Police in Leeds, Ontario, Canada are reminding the public yet again that 911 must only be reserved for emergencies after a woman called the help line over the weekend about her losing money from gambling at a casino.
Leeds provincial police and the Thousand Islands Township say that they received a call at about 5 a.m. on April 7, Saturday, from a woman who had been gambling at the Shoreline Casino Thousand Islands.
The unnamed 21-year-old woman from Quebec told officers that she had lost all her money from after gambling and that she needed help getting home.
Prior to the police arriving at the casino, the woman then called back to say somebody gave her $20 and so she no longer needed their assistance.
Const. Sandra Barr said police officers had confirmed with casino security that the woman did not need police assistance and was safe.
Barr said it's the very first time that they got a call of this kind from a casino, even though police frequently receive calls about non-emergency situations.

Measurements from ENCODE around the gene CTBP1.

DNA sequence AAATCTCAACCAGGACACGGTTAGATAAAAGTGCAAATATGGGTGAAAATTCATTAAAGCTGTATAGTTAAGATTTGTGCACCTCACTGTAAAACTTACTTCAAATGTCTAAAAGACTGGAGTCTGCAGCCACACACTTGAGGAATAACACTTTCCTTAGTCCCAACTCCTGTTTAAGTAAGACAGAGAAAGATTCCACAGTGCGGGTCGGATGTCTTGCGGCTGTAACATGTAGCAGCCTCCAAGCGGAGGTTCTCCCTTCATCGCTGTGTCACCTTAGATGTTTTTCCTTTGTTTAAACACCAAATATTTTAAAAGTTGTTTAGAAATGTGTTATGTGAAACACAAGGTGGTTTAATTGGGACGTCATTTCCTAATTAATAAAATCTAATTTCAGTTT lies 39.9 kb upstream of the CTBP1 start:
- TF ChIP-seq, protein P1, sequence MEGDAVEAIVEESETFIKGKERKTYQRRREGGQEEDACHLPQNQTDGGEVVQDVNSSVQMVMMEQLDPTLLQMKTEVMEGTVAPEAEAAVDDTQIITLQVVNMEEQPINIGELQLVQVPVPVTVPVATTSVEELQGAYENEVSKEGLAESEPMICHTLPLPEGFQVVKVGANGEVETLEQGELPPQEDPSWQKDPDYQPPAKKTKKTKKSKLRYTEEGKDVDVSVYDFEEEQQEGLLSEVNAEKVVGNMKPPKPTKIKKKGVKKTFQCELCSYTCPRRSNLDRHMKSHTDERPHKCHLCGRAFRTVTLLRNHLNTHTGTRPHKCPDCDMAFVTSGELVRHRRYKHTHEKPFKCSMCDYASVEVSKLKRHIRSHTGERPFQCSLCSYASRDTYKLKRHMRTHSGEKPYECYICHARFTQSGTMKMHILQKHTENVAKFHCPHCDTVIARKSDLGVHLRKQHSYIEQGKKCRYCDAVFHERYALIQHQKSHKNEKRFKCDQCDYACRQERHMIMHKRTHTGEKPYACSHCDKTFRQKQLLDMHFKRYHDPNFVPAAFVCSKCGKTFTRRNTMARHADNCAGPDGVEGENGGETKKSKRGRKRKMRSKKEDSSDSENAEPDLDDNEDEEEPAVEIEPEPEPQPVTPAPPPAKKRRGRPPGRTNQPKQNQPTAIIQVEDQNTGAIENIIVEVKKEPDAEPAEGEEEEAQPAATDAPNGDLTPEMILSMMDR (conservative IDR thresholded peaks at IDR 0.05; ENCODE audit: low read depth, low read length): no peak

Top 10 ridiculous reasons people called 911 in 2016
E-Comm, the biggest 911 call center in BC, Canada, handles over 1.3 million calls each year, and while most of them are indeed about emergencies and life-threatening situations, there are times they get a call about nonsense circumstances, putting lives at risk.
Here are the top 10 calls they got in 2016:
1. Requesting help opening a broken gym locker
2. Enquiring about job opportunities for a family member interested in police work
3. Because an electric shaver would not turn off
4. Requesting a ladder to get a soccer ball off the roof
5. How best to get a drone down from a tree
6. Tired of waiting in traffic
7. "There's a big spider in the bathroom"
8. Complaining they couldn't get into a nightclub
9. Because their teenager refused to do chores
10. "Can you tell me what time it is?"
There are consequences for misusing 911 in the United States
In December of last year, Nelson Agosto, a Florida man got in trouble after misusing 911 twice, to complain about the size of the meal served to him at Crabby's Seafood Shack in Stuart.
As a result of his actions, the 51-year-old man was charged with misusing the emergency 911 hotline and was arrested.
Police stated that Mr. Agosto complained the clams he was eating were so small that he didn't want to pay for them. In a 911 call released by the police department, Agosto told the dispatcher, "I ordered something, and it was extremely so small."
The dispatcher instructed Agosto to call a non-emergency line, but he told police he forgot the number for that. He was luckily not sent to jail and has appeared in court this January.